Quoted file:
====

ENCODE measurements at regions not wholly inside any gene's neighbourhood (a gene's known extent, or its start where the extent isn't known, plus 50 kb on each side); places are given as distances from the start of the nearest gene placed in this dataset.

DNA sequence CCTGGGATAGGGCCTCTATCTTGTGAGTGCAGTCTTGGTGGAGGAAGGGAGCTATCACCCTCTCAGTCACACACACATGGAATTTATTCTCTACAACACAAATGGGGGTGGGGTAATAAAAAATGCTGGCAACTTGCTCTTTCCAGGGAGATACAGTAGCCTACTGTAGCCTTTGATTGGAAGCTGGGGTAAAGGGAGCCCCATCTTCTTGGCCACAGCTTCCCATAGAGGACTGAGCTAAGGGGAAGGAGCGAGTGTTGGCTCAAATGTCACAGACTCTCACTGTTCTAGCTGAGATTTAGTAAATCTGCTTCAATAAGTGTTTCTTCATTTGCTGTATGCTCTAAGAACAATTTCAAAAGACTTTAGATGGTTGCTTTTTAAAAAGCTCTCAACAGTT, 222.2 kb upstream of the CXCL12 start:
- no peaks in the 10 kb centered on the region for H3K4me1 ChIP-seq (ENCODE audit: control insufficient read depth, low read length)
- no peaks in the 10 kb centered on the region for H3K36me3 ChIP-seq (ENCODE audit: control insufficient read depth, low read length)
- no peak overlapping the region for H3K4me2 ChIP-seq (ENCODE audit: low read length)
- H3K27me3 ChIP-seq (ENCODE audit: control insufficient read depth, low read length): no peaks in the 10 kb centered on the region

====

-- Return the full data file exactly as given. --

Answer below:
ENCODE measurements at regions not wholly inside any gene's neighbourhood (a gene's known extent, or its start where the extent isn't known, plus 50 kb on each side); places are given as distances from the start of the nearest gene placed in this dataset.

DNA sequence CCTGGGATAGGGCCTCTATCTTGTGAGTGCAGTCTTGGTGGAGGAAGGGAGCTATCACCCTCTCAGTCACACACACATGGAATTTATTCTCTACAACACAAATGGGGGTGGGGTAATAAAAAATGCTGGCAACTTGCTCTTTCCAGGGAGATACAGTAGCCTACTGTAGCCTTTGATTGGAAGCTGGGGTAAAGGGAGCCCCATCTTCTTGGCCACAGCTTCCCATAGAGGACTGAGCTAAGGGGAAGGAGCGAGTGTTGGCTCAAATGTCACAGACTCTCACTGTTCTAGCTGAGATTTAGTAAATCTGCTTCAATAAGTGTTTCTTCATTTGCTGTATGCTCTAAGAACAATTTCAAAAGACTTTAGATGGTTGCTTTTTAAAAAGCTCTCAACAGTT, 222.2 kb upstream of the CXCL12 start:
- no peaks in the 10 kb centered on the region for H3K4me1 ChIP-seq (ENCODE audit: control insufficient read depth, low read length)
- no peaks in the 10 kb centered on the region for H3K36me3 ChIP-seq (ENCODE audit: control insufficient read depth, low read length)
- no peak overlapping the region for H3K4me2 ChIP-seq (ENCODE audit: low read length)
- H3K27me3 ChIP-seq (ENCODE audit: control insufficient read depth, low read length): no peaks in the 10 kb centered on the region